—Joseph J. Fullerton, The Burnside Polemic
New Zealanders, in general, tend towards support of the ‘underdog’. This has evolved to the point where it is almost considered a tradition by the everyday New Zealander. But this only extends to sporting events and spectator activities. In international politics, New Zealand supports hegemony. The few times New Zealand has chosen to back the ‘underdog’, it has done so incorrectly. It is true, New Zealand supported the ‘underdog’ in the Salisbury Poisoning case—Russia, when Russia was plainly guilty for an attempted murder. New Zealand was soon forced to retract this opinion. Evidently, New Zealand’s commitment to supporting the ‘underdog’ is superficial at best.
Jacinda Ardern’s coalition government has recently established a ‘Fuel Tax’. Much maligned by the New Zealand public-at-large and by the opposition parties, it raises the costs of fuel. The coalition government claims that the fuel companies are using this tax as an opportunity to fleece consumers by subtly increasing their margins under cover of the tax. This may well be true—after all, it has happened before. And this goes on to increase profit margins for fuel companies—fuel companies with a monopoly on petrol. New Zealand’s fuel tax increasing the companies’ margins yet again empowers the ‘big man’—the companies—over the ‘underdog’, or the New Zealand public-at-large. Yet again, New Zealand’s public policy hurts the ‘underdog’ to maintain the extant power structures. But the ‘fuel tax’ has barely any effect on this. Even without this tax, petrol purchases feed this monopoly.
This is a hegemony is supported by New Zealand; the only hegemony that exists. The oil hegemony. O.P.E.C.—the Organisation of Petroleum Exporting Countries—controls 50% of the world’s oil supply. Its de facto leader is Saudi Arabia, its two lieutenants Iran and Iraq. These countries may be fractious and disaligned, but they have one thing in common. They are regressive and illiberal fundamentalist Islamic dictatorships. They oppress their citizenry to benefit a small elite—the cabals who lead these nations.
United States Shale Oil is the other piece of the hegemonial puzzle. The United States of America, supposedly the beacon and bastion of western civilisation, has formed an axis of evil—to take a Bushism—with the O.P.E.C. This unholy alliance allows the promulgation of the oil hegemony and facilitates a process known as ‘petrodollar recycling’: the process whereby oil money goes around and around but keeps filtering back to the cabal elites of the O.P.E.C. nations. In other words, the O.P.E.C. cabals have an obscene amount of money. With this money in the hands of the U.S.-O.P.E.C. axis of evil, the hegemonial structure whereby they exert their petroleum-based influence over the world continues to percolate and promulgate.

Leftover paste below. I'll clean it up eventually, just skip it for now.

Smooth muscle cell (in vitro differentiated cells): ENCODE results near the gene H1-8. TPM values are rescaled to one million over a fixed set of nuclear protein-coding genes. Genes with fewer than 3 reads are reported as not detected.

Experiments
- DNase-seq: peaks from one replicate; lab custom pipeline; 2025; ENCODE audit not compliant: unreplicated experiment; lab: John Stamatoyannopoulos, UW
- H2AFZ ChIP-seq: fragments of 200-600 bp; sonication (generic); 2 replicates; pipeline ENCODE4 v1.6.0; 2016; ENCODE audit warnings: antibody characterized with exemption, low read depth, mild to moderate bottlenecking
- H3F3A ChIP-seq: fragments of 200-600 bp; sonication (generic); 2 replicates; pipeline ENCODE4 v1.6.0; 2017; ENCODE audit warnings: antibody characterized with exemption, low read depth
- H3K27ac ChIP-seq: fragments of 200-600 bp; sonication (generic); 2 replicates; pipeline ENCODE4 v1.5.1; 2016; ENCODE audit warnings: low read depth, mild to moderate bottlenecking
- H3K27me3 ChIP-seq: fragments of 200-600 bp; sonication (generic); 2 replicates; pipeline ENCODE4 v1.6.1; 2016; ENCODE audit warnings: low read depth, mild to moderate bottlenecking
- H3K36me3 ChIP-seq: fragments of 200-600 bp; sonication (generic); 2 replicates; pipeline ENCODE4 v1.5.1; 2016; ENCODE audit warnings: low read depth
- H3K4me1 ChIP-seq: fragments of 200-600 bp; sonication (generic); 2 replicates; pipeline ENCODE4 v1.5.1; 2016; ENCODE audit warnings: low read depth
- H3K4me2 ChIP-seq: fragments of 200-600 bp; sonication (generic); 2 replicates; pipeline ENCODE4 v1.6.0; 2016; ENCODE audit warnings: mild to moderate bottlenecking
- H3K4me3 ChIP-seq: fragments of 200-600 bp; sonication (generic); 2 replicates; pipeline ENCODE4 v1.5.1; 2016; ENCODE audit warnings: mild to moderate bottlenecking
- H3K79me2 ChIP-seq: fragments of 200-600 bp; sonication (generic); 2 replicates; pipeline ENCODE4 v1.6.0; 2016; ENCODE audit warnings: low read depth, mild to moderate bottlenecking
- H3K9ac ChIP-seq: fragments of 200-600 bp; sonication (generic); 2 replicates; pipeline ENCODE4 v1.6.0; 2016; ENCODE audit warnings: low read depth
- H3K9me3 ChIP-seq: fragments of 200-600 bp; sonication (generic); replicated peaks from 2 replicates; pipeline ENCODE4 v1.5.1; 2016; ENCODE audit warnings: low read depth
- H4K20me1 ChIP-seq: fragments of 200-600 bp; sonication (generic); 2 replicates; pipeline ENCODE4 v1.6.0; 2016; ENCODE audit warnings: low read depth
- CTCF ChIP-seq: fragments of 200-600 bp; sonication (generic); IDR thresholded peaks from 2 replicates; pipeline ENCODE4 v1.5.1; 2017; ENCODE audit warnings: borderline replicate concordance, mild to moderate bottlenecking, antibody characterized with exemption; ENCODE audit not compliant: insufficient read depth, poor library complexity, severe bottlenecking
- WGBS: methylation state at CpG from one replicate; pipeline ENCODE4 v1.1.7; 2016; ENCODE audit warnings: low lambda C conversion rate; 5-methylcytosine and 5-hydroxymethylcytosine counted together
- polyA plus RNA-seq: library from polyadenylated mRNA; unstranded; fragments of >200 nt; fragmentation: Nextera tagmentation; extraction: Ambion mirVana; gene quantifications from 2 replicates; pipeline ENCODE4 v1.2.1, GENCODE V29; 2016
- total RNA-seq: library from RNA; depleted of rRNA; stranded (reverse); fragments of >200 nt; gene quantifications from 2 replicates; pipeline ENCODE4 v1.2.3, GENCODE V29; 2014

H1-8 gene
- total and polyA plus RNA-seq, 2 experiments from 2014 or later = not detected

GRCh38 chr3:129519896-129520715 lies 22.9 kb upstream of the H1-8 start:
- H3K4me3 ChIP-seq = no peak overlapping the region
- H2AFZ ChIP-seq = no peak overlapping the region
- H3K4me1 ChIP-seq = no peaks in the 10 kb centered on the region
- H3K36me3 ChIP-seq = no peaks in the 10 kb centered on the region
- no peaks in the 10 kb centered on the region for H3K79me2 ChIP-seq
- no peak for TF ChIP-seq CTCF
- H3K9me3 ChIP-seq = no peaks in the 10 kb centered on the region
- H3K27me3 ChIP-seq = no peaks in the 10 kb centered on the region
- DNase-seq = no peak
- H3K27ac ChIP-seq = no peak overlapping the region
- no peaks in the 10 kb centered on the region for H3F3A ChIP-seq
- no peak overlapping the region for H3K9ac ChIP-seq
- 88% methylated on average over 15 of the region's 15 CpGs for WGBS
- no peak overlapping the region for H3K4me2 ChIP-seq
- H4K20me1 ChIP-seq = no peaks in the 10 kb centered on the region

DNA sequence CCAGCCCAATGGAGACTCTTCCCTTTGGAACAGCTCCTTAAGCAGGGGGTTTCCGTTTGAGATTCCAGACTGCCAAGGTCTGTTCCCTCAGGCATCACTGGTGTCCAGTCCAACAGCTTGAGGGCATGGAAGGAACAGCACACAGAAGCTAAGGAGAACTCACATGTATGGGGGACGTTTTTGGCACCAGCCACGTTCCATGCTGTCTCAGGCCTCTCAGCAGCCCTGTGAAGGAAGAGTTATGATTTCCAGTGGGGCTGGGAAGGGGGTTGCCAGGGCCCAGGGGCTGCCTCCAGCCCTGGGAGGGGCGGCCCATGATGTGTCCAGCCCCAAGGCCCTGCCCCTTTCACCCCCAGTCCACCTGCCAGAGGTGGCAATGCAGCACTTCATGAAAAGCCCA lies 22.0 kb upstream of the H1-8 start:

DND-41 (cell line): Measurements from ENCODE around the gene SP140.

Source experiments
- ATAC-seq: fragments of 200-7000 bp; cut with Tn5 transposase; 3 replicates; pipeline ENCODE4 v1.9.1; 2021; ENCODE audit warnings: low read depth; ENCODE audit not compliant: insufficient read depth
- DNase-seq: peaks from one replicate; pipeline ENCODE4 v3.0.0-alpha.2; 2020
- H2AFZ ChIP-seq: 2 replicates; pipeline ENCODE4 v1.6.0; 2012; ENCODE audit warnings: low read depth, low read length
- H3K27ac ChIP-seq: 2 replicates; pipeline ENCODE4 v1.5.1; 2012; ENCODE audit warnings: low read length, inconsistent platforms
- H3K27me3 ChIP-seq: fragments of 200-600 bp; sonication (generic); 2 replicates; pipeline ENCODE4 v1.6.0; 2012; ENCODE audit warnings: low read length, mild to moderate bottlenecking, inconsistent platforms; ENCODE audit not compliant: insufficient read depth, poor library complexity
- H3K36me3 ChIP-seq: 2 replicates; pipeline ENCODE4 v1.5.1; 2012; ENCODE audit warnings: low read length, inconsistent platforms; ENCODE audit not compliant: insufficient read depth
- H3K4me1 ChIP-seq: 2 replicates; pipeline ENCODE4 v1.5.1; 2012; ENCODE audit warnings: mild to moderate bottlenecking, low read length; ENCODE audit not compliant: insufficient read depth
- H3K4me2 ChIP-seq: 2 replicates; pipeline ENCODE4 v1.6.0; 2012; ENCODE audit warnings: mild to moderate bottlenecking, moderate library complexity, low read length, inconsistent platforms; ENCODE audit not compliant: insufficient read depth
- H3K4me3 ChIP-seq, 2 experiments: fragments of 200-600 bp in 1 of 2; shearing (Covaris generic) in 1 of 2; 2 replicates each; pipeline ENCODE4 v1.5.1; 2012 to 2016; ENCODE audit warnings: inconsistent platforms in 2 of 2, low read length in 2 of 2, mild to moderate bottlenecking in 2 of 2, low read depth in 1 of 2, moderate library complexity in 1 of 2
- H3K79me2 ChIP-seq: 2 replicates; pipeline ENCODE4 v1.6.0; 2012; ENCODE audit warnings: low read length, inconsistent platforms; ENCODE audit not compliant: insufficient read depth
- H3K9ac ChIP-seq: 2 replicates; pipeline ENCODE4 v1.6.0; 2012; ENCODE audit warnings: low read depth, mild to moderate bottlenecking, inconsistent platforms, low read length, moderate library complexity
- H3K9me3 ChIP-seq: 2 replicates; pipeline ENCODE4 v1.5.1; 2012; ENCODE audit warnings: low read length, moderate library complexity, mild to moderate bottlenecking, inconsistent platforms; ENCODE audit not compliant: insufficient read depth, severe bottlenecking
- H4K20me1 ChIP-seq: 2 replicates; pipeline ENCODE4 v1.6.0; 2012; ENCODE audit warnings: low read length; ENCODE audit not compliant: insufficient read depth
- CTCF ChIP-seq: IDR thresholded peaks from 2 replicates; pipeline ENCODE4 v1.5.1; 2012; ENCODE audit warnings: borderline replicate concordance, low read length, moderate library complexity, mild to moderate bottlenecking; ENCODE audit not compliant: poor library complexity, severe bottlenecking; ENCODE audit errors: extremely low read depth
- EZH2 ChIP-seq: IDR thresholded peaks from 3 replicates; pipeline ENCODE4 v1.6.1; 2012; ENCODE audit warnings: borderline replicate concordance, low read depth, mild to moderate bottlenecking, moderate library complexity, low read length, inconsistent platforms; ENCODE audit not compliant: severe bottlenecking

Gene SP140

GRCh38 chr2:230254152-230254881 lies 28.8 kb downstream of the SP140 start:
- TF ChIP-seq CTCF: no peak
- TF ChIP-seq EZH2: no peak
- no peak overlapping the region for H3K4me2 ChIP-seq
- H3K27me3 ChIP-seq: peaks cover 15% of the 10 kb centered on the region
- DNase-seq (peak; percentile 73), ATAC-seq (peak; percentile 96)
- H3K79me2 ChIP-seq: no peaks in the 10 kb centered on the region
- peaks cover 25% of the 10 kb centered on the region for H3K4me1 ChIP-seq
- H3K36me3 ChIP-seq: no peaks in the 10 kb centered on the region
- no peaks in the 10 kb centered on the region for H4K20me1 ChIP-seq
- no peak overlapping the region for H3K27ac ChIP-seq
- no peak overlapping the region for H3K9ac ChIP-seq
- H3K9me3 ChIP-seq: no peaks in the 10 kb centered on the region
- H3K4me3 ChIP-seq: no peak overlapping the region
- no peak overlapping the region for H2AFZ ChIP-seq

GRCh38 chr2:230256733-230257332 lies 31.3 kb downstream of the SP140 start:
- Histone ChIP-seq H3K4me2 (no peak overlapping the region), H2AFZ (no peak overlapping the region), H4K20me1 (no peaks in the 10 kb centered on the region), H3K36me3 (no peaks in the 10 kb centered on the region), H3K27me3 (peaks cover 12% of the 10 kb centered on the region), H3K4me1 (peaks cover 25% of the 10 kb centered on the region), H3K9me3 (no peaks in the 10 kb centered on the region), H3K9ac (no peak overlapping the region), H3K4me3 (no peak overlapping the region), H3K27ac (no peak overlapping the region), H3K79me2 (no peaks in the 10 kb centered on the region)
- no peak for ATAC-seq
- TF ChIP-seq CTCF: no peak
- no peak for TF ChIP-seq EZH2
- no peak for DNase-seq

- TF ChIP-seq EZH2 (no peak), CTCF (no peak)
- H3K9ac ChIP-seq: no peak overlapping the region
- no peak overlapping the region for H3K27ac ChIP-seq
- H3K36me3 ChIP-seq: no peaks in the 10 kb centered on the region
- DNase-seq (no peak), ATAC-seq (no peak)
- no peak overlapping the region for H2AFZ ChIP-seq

The reality of the matter is that this hegemony can never be resisted—international travel depends on it, except for those who are willing to return to steam-powered ships and zeppelins. But with rampant consumption of petrol for cars on roads, it is a wonder that anybody in New Zealand can really claim to support the underdog—revenue from petrol reinforces the pillars of the oil-based hegemony. And with constant financial contribution to the hegemony, no ‘underdog’ is supported regardless of the presence of a fuel tax. But this is not only reprehensible for the support of the hegemony. As stated earlier, half of the hegemony is led by fundamentalist Islamic dictatorships with tendencies towards the stoning of women, gays, and most recently the murder and dismemberment of journalists.
Every dollar spent on fuel supports the reprehensible hegemony. The U.S.-O.P.E.C. axis of evil constantly exerts its influence worldwide; and this is supported by every purchase of fuel. This hegemony funds conflict in the Middle East and Near Orient; roadblocks and dements the due processes of the United Nations. Furthermore, it directly crushes the ‘underdog’. Nations like Syria are battlefields due to the machinations of the top players of the oil hegemony game. Every dollar spent on fuel supports these deadly games. So why do people willingly continue to support the U.S.-O.P.E.C. hegemony, which crushes underdogs within and without their own borders, with every dollar spent on fuel?
There are many alternatives to petrol-based transport, such as electric busses, whose numbers will only increase, given demand; bicycles, which are much more economical and better for one’s health; and everybody’s bipedal locomotion—walking, which is free and excellent exercise. Every person in New Zealand should consider doing their part to support the underdog by forgoing petrol purchases which only feed the corrupt hegemony, and switching to a non-petroleum based transportation method.
If New Zealanders truly wished to act in ways which befitted supporters of the ‘underdog’, New Zealanders would not so willingly contribute to the global oil hegemony. Remember this next time you complain about the fuel tax and its perceived ill effects—as the problem is not only surface-deep.